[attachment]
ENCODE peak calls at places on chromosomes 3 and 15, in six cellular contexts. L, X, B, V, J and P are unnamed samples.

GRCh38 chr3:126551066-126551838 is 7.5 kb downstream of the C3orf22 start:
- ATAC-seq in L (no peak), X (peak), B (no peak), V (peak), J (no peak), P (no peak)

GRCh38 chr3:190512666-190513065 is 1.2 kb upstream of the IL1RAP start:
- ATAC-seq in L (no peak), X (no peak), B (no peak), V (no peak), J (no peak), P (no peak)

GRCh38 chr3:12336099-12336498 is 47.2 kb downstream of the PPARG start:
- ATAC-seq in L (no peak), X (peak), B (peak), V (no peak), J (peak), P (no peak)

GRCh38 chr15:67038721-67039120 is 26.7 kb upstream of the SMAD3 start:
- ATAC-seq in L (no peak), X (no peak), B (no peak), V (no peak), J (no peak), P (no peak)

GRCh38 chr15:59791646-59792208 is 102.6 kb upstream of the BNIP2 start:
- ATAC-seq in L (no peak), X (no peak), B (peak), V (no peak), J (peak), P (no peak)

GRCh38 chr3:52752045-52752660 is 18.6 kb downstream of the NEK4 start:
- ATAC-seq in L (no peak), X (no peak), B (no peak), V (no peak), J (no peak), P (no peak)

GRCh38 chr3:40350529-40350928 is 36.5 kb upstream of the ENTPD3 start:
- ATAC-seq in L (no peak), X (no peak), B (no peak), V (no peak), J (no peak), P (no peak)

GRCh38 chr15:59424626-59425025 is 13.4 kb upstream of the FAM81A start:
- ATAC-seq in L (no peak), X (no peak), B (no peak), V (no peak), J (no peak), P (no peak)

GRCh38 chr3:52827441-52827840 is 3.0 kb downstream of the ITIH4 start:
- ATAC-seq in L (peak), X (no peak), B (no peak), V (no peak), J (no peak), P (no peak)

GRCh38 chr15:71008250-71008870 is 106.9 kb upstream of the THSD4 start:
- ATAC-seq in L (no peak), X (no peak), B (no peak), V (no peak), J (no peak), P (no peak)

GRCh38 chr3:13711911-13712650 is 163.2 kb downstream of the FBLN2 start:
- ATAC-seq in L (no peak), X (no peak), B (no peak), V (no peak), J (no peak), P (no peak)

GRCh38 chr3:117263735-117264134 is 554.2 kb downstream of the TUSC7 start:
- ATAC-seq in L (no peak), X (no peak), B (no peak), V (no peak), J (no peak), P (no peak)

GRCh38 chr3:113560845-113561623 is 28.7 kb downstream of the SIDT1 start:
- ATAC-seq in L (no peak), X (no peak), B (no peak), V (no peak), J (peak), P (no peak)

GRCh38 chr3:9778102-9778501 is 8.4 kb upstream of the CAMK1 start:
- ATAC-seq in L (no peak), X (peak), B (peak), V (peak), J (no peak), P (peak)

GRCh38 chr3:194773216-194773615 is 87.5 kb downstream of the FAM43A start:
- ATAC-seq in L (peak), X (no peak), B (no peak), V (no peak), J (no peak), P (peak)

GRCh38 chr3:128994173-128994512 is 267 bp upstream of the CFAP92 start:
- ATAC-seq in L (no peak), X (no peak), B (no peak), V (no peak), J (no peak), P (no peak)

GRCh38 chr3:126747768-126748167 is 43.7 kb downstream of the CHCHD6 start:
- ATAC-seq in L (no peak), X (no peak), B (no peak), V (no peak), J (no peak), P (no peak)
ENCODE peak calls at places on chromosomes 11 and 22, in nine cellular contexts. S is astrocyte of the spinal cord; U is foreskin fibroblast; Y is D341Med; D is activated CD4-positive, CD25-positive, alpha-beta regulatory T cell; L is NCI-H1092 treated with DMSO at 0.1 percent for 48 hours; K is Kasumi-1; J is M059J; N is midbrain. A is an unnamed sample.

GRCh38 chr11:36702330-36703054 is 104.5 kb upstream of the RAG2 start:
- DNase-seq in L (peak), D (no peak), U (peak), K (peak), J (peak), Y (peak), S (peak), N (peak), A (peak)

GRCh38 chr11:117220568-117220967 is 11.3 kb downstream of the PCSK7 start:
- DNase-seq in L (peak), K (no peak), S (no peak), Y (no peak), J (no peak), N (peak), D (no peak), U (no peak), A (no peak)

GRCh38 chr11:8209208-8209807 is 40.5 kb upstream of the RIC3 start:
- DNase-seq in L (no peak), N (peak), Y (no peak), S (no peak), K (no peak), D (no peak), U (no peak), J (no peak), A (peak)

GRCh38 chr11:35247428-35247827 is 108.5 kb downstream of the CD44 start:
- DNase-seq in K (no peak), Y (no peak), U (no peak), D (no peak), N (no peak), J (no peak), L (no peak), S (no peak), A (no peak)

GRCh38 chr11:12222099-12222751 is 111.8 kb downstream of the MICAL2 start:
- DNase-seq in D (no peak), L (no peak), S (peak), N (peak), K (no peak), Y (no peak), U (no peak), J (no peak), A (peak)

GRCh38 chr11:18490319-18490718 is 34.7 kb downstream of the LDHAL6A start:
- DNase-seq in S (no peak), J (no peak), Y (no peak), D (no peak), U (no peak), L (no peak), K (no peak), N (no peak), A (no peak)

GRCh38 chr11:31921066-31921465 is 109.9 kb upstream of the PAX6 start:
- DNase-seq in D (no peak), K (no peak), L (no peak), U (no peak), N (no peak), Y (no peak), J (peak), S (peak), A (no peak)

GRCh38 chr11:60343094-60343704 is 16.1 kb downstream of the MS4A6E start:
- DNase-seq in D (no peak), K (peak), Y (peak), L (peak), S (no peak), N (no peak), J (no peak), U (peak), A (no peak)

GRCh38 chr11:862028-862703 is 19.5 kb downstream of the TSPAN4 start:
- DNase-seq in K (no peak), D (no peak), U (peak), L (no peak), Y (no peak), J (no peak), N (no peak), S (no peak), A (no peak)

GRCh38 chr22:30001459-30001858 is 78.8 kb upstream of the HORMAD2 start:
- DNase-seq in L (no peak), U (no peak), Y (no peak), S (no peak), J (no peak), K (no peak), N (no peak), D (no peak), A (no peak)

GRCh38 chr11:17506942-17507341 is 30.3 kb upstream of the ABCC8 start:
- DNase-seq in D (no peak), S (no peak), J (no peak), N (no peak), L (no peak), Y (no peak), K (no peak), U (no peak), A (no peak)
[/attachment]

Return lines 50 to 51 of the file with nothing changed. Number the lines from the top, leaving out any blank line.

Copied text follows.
- DNase-seq in D (no peak), K (no peak), L (no peak), U (no peak), N (no peak), Y (no peak), J (peak), S (peak), A (no peak)

GRCh38 chr11:60343094-60343704 is 16.1 kb downstream of the MS4A6E start: